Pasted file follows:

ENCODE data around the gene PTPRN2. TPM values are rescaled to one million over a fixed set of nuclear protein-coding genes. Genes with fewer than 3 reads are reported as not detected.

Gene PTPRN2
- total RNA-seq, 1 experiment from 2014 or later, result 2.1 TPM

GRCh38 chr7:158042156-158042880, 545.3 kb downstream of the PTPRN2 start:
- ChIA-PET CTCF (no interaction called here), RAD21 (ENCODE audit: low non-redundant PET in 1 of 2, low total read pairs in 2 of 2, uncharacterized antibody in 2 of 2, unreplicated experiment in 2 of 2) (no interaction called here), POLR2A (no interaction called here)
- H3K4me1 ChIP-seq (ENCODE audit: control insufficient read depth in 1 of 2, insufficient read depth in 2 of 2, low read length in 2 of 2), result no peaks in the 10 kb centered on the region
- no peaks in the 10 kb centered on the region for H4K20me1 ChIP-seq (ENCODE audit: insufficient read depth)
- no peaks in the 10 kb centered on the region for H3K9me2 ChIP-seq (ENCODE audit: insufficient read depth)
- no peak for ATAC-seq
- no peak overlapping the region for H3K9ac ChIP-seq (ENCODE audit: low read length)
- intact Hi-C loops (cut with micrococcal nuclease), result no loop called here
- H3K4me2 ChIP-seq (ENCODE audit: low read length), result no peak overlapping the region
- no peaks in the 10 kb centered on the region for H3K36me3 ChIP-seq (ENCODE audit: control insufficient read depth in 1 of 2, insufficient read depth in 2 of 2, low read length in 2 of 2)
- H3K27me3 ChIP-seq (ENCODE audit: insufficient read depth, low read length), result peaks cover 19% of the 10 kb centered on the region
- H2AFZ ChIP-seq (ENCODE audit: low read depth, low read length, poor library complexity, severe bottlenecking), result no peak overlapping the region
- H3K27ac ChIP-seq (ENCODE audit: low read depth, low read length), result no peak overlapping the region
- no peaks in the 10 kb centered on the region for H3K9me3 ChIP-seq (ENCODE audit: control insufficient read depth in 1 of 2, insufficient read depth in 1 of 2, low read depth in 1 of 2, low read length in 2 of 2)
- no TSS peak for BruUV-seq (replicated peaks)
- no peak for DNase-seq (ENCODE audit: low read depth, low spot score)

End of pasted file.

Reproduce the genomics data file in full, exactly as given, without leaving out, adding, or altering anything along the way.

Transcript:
ENCODE data around the gene PTPRN2. TPM values are rescaled to one million over a fixed set of nuclear protein-coding genes. Genes with fewer than 3 reads are reported as not detected.

Gene PTPRN2
- total RNA-seq, 1 experiment from 2014 or later, result 2.1 TPM

GRCh38 chr7:158042156-158042880, 545.3 kb downstream of the PTPRN2 start:
- ChIA-PET CTCF (no interaction called here), RAD21 (ENCODE audit: low non-redundant PET in 1 of 2, low total read pairs in 2 of 2, uncharacterized antibody in 2 of 2, unreplicated experiment in 2 of 2) (no interaction called here), POLR2A (no interaction called here)
- H3K4me1 ChIP-seq (ENCODE audit: control insufficient read depth in 1 of 2, insufficient read depth in 2 of 2, low read length in 2 of 2), result no peaks in the 10 kb centered on the region
- no peaks in the 10 kb centered on the region for H4K20me1 ChIP-seq (ENCODE audit: insufficient read depth)
- no peaks in the 10 kb centered on the region for H3K9me2 ChIP-seq (ENCODE audit: insufficient read depth)
- no peak for ATAC-seq
- no peak overlapping the region for H3K9ac ChIP-seq (ENCODE audit: low read length)
- intact Hi-C loops (cut with micrococcal nuclease), result no loop called here
- H3K4me2 ChIP-seq (ENCODE audit: low read length), result no peak overlapping the region
- no peaks in the 10 kb centered on the region for H3K36me3 ChIP-seq (ENCODE audit: control insufficient read depth in 1 of 2, insufficient read depth in 2 of 2, low read length in 2 of 2)
- H3K27me3 ChIP-seq (ENCODE audit: insufficient read depth, low read length), result peaks cover 19% of the 10 kb centered on the region
- H2AFZ ChIP-seq (ENCODE audit: low read depth, low read length, poor library complexity, severe bottlenecking), result no peak overlapping the region
- H3K27ac ChIP-seq (ENCODE audit: low read depth, low read length), result no peak overlapping the region
- no peaks in the 10 kb centered on the region for H3K9me3 ChIP-seq (ENCODE audit: control insufficient read depth in 1 of 2, insufficient read depth in 1 of 2, low read depth in 1 of 2, low read length in 2 of 2)
- no TSS peak for BruUV-seq (replicated peaks)
- no peak for DNase-seq (ENCODE audit: low read depth, low spot score)